Does the XXL come in an aluminum frame? Many of Santa Cruz's bikes only offer the XXL in carbon.
I also own a bike in this genre, a Norco Torrent HT 2. It was reasonably priced at CAD $2,199 and out-of-the-box includes a few of the upgrades you mention in the article: more capable tires (Maxxis Minions), Tektro brakes and a Race Face crankset.
Regardless of the competition's merits, I love the fact that Rocky Mountain is simply making and selling this bike. Far too many people think they need to spend a lot of money on a mountain bike in order for it to be capable and for them to have fun. This is not the case.
Bikes like the Rocky Growler, Norco Torrent, Specialized Fuse and Kona Big Honzo all prove that manufacturers today have models available that are extremely capable...and still allow you to feed your children.
Beauty. So many little interesting part choices gives it some real personality. Do you walk much with the singlespeed going up?
Andrew, as an aside: I'd like to see a full side profile shot of that sweet Honzo of yours. Looks like a cool bike.
I've had 26", 27.5+" and 29" wheels across many different bikes. My favourite is 27.5+" (x 2.8" to be exact). With it, I get more impact protection, more traction and my weight spread out over a more sizeable patch. As for extra rolling resistance, sure I but don't care anymore. I like fun.
I feel like this would be a good article to write: How to stay sane, ride your bike and still have a family that loves you.
Edit: I did it.
I wrote something called How to stay sane, ride your bike and still have a family that loves you.
Man, the seat tube on that XL is a good 1.5-2" shorter than most XL-sized frames. I get that people are buying bigger bikes for the reach, but c'mon manufacturers you have to start adding a XXL (or larger) to your selections.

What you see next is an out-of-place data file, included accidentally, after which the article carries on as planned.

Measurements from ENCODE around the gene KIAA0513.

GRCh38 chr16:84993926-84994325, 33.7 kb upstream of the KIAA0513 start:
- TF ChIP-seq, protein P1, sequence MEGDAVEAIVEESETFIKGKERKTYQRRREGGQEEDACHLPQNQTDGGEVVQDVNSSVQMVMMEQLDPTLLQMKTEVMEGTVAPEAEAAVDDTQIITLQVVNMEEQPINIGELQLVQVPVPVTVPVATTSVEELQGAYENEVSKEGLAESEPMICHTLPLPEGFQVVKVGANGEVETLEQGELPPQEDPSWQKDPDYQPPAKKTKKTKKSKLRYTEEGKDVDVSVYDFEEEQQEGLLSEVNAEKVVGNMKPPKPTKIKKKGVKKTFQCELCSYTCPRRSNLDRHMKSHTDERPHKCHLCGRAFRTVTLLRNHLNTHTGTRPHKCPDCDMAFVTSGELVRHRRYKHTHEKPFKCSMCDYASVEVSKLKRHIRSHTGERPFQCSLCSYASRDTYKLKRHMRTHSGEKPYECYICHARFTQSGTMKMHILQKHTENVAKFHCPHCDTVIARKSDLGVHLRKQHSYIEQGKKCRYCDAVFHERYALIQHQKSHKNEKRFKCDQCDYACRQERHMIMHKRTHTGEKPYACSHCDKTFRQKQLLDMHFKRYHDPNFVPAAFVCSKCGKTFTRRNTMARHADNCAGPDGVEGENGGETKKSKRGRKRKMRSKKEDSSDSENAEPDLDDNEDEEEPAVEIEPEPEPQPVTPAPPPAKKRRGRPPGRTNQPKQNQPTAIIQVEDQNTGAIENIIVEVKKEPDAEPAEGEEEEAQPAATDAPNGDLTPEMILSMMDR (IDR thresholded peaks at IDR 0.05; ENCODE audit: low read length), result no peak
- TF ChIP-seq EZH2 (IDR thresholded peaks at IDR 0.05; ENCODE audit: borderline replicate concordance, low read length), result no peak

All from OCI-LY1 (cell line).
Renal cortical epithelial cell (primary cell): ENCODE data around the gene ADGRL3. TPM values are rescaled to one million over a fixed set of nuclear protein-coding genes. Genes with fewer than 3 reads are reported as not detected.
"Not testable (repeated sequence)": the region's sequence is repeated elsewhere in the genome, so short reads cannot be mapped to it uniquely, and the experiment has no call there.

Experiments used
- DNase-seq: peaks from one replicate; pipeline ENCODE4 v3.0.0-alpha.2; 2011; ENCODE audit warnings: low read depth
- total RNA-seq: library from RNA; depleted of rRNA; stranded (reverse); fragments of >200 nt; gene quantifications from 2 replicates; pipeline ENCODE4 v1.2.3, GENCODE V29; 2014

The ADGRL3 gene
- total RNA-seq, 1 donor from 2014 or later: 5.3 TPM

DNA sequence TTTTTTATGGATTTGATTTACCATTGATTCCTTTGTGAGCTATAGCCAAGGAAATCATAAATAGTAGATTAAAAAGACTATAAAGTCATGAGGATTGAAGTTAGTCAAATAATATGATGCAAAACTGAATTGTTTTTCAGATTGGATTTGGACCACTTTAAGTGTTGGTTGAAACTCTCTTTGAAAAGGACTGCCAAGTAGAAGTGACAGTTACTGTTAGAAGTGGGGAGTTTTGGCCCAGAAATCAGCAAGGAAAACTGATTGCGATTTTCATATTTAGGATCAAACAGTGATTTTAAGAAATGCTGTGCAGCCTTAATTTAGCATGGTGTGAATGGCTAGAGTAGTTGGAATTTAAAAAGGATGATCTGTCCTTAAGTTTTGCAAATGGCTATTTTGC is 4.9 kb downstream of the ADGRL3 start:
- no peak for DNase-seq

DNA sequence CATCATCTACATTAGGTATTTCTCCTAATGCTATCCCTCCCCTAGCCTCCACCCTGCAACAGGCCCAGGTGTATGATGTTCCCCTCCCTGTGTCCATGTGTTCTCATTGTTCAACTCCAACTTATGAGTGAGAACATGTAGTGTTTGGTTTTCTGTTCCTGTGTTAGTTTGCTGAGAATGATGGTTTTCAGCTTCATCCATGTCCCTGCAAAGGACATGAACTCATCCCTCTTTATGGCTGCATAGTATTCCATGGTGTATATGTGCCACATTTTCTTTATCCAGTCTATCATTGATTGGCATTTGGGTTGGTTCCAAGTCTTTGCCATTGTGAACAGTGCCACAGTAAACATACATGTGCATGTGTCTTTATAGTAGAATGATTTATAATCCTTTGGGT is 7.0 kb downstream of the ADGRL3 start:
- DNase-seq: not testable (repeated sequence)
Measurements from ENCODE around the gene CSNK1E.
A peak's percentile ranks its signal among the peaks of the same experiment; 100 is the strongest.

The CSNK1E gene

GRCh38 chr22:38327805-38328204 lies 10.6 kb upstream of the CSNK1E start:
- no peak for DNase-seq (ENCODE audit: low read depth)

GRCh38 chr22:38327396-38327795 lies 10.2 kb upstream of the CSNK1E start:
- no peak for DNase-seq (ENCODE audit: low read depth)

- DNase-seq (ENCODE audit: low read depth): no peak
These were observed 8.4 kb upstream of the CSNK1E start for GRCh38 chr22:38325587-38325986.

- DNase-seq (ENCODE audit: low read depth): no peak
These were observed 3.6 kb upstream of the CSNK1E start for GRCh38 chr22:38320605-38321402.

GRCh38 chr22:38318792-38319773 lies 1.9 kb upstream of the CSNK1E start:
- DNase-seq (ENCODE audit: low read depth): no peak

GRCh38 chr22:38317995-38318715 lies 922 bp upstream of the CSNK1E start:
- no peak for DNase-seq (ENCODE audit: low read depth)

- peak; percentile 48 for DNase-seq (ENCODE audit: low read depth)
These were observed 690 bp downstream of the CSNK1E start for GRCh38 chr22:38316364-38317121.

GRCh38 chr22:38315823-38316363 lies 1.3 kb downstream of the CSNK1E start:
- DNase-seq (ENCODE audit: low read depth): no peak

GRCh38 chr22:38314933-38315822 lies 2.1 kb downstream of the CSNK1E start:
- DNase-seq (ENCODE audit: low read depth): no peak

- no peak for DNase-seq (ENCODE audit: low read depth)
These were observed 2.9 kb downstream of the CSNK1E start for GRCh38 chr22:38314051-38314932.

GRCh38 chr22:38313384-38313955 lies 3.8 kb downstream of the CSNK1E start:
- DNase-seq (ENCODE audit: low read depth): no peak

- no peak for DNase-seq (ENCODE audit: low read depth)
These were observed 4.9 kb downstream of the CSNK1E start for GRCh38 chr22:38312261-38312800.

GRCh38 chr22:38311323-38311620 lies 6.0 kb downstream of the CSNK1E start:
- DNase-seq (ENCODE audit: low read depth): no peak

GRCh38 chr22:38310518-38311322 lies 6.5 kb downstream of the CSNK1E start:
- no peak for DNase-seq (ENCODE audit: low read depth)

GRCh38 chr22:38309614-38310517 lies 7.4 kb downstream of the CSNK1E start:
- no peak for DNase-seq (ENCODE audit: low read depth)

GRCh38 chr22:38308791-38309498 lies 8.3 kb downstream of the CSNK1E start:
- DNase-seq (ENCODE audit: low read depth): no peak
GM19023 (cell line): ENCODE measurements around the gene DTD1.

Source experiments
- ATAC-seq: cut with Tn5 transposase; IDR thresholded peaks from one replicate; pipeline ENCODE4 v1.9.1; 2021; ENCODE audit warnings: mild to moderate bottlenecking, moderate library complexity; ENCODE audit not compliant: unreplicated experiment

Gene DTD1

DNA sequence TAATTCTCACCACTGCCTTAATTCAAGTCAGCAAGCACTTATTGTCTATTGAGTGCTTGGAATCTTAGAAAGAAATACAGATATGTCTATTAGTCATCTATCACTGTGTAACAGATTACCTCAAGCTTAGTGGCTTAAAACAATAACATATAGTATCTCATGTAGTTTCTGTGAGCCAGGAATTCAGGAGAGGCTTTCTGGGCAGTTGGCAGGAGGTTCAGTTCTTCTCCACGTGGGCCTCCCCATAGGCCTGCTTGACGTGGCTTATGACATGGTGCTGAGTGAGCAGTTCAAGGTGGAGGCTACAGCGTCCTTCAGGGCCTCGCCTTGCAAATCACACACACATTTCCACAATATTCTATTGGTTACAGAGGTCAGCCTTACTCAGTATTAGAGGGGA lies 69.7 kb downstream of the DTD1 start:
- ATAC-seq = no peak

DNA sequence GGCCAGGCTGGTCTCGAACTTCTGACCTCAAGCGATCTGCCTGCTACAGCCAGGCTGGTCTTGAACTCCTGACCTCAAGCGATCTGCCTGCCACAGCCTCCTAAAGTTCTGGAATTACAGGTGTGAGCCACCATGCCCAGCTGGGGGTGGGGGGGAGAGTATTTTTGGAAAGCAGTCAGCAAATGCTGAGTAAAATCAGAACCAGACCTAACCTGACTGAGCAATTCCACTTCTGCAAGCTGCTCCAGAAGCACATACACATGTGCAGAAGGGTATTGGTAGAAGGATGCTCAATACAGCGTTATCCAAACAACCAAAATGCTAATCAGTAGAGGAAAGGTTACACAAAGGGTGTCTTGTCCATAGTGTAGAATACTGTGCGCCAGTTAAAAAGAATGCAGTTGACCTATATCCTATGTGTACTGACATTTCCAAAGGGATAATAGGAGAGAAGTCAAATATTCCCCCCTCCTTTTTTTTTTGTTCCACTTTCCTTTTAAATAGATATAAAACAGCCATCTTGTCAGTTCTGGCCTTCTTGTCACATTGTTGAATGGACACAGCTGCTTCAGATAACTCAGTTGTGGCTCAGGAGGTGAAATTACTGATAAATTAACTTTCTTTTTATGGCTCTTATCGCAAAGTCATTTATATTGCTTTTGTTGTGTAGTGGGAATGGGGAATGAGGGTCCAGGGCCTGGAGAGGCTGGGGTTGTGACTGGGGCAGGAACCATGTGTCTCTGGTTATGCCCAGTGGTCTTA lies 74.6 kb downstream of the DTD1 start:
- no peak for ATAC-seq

There's far too few capable bikes out there for people who are 6'4" and above. And don't say just buy a 170mm dropper. That's still not enough tube.
Apart from Ventana and a few others, who's making big bikes these days? NSMB, I'd love to see a test.
I think you actually can have a small government and still be effective at delivering good services that work well and meet most peoples' needs.
The organization itself "just" needs to be much more efficient to do so...and most governments are not. They are stuck following the same patterns they've stuck to since their beginnings.
Adding more government staff just increases complexity and bloat to the existing broken and/or under-performing service. It's wiser (and at the same time, more complex) to re-design government services from scratch. That, though is hard and beyond most peoples' knowledge and abilities.
> Speaking in broad strokes here I'm always fascinated when people complain about the government but always seem to forget that you get the government that you elect
That's not exactly true.
Citizens don't elect the government staff who actually do the work and provide and support the services. They are simply public sector employees.
The elected officials are the politicians who, again broad strokes give those same employees direction, whether ill-advised or not. This direction often changes when a political party changes.
The public sector employees are the ones who suffer (and at the same time, also make bad decisions) based on the whims of their "bosses".
Government is complicated.
I think the Norco Sight A (aluminum) series is an equally good value. Add that one to your list too!
I too usually seek out a 21” sized seat tube on mountain bikes. What’s interesting is that on Pinkbike they show a photo of the company’s staff and the guy is 6’6” on this bike.
I own a 2016 Kona Hei Hei and am a fairly big guy (6'3", 195 lbs). I took the Hei Hei into my local bike shop this week to get some maintenance done and asked if they could figure out where the creak was coming from. That creaking started in late summer and got worse in the fall, but then the snow came, so...
Anyway, it turns out I have cracked the chainstay on the drive-side, ahead of the rear derailleur. This is the second cracked Hei Hei rear-end that this shop has seen. I'm really hoping that Kona can replace the rear triangle under warranty.
So, the flex definitely is a concern. Although, my Hei Hei was the first generation of the new models. Perhaps they've beefed them up since then, including the chainstays of the Satori.
I ride my fat bike in -30C weather and below, and a carbon handlebar (with cork Ergon grips) makes a very noticeable difference in warmth. Combined with fat pogeys and some reasonably plush gloves, it's an oven in there.
I still have metal brake levers, which are the only cold thing my hands touch. You can definitely feel the aluminum's temperature and thus I try to avoid using the brakes, haha. The sticky fingers above look like a good, much (much) cheaper alternative than carbon brake levers.